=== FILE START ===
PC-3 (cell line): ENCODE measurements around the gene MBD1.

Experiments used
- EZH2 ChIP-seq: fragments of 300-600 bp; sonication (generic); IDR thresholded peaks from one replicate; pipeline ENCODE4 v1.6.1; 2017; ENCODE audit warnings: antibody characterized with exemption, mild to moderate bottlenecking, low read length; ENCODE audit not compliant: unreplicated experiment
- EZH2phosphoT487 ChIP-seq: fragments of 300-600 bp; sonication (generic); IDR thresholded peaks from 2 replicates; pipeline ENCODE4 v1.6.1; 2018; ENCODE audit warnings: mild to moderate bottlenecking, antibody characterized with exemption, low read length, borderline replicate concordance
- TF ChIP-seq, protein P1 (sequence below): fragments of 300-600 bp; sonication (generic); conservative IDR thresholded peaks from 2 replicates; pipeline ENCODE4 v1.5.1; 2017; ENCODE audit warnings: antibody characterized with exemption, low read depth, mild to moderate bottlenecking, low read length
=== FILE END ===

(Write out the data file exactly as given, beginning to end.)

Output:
PC-3 (cell line): ENCODE measurements around the gene MBD1.

Experiments used
- EZH2 ChIP-seq: fragments of 300-600 bp; sonication (generic); IDR thresholded peaks from one replicate; pipeline ENCODE4 v1.6.1; 2017; ENCODE audit warnings: antibody characterized with exemption, mild to moderate bottlenecking, low read length; ENCODE audit not compliant: unreplicated experiment
- EZH2phosphoT487 ChIP-seq: fragments of 300-600 bp; sonication (generic); IDR thresholded peaks from 2 replicates; pipeline ENCODE4 v1.6.1; 2018; ENCODE audit warnings: mild to moderate bottlenecking, antibody characterized with exemption, low read length, borderline replicate concordance
- TF ChIP-seq, protein P1 (sequence below): fragments of 300-600 bp; sonication (generic); conservative IDR thresholded peaks from 2 replicates; pipeline ENCODE4 v1.5.1; 2017; ENCODE audit warnings: antibody characterized with exemption, low read depth, mild to moderate bottlenecking, low read length